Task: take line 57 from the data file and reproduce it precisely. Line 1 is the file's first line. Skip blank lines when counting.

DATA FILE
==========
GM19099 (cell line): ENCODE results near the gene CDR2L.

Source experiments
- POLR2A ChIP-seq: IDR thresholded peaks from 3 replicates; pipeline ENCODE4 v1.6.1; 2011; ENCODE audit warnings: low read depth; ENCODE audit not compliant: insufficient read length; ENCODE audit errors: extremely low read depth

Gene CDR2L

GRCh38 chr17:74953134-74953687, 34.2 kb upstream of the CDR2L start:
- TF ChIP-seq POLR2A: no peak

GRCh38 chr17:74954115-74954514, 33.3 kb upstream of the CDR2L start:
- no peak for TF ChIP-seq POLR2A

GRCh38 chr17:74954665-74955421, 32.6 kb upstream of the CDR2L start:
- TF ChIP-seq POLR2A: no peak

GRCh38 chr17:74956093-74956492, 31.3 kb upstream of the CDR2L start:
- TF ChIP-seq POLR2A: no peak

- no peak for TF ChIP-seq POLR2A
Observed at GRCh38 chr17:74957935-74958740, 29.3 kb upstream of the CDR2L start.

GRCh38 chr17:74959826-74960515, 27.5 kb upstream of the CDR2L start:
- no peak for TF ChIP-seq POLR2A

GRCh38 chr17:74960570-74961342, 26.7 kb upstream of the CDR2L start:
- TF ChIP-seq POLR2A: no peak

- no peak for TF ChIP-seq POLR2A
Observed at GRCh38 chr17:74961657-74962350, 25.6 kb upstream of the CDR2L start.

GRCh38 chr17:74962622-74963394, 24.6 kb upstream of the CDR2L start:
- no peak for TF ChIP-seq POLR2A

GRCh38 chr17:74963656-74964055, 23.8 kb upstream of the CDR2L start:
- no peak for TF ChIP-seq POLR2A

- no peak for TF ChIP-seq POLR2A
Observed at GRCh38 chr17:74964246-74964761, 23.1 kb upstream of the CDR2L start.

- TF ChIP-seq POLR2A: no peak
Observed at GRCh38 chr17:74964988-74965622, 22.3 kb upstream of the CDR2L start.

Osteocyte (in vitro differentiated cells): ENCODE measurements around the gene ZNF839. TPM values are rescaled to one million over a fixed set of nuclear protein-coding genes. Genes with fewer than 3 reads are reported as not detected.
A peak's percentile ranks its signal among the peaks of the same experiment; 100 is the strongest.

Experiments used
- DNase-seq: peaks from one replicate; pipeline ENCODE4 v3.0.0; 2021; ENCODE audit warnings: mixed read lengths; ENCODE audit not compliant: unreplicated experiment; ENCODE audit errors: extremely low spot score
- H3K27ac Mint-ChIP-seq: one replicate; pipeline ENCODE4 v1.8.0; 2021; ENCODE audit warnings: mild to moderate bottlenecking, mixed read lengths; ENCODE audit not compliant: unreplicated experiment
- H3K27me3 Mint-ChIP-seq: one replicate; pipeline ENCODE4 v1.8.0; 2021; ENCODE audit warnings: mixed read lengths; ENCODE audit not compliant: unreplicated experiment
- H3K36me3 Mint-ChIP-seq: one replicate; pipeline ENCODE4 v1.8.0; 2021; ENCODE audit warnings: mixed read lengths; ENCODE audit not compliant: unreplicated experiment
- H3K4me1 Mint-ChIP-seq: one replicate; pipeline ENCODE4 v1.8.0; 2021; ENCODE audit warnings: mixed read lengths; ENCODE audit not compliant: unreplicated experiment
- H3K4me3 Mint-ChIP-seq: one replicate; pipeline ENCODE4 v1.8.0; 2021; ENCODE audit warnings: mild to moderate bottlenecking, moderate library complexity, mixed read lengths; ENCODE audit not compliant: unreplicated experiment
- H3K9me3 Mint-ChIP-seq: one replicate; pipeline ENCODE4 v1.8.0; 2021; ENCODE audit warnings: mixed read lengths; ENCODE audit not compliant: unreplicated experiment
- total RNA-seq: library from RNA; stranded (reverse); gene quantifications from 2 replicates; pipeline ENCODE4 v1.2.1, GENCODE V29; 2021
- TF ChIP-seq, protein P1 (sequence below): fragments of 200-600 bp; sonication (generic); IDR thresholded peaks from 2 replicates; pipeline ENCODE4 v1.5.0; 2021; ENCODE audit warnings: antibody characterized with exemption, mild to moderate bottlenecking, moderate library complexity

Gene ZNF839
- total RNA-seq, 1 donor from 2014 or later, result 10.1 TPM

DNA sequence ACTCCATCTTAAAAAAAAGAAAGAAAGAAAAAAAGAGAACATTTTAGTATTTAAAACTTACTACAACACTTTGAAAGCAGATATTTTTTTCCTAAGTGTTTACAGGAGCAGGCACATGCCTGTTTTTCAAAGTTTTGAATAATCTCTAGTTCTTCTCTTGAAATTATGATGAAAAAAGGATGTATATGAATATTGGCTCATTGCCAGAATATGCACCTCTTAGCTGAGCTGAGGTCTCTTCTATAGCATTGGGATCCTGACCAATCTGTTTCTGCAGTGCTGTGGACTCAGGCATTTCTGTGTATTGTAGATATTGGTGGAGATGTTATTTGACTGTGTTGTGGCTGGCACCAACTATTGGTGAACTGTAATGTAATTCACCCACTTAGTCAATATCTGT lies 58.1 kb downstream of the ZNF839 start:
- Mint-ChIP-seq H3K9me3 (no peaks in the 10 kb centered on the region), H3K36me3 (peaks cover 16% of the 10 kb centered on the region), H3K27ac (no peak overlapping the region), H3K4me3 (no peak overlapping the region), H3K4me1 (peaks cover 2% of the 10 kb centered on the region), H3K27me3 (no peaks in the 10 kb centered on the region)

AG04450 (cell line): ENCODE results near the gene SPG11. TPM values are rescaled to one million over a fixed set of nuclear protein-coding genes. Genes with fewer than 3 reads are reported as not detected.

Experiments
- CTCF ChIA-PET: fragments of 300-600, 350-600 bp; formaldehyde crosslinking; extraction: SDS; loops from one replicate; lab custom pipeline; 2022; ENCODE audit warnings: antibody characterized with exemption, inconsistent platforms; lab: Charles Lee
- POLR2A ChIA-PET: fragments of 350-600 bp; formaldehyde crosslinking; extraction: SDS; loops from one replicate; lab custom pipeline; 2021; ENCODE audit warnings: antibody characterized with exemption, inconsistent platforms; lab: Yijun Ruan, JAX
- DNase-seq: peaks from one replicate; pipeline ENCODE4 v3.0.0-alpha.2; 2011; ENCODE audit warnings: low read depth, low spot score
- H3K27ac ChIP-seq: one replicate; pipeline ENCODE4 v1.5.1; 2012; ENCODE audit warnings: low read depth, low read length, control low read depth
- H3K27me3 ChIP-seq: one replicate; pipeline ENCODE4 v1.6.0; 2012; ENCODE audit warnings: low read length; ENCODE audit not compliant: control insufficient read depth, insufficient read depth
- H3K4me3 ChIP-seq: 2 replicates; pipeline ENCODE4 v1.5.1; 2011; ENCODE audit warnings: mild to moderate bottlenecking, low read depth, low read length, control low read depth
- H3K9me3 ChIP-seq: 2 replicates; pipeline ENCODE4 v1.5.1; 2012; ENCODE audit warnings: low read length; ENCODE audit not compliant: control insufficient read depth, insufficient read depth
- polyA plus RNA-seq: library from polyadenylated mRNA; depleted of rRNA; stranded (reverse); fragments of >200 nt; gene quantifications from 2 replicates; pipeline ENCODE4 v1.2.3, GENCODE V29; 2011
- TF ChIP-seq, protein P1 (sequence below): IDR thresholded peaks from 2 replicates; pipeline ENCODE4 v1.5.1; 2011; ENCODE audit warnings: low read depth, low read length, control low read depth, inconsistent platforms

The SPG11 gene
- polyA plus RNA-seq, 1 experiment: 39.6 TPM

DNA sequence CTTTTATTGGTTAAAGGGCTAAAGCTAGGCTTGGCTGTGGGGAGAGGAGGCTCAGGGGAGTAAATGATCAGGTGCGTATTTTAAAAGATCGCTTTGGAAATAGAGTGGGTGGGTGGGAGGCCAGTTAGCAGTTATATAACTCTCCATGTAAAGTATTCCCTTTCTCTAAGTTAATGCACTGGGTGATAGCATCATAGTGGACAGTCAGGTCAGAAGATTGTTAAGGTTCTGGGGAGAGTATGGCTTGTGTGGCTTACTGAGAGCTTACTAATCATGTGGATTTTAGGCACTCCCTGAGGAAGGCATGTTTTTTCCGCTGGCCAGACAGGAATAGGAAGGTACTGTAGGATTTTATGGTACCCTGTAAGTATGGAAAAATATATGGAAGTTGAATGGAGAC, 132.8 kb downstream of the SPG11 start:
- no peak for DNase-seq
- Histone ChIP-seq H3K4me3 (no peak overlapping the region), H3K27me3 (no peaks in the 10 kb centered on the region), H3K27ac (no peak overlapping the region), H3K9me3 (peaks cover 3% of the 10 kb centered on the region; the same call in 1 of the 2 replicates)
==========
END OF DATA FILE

- polyA plus RNA-seq, 1 experiment: 39.6 TPM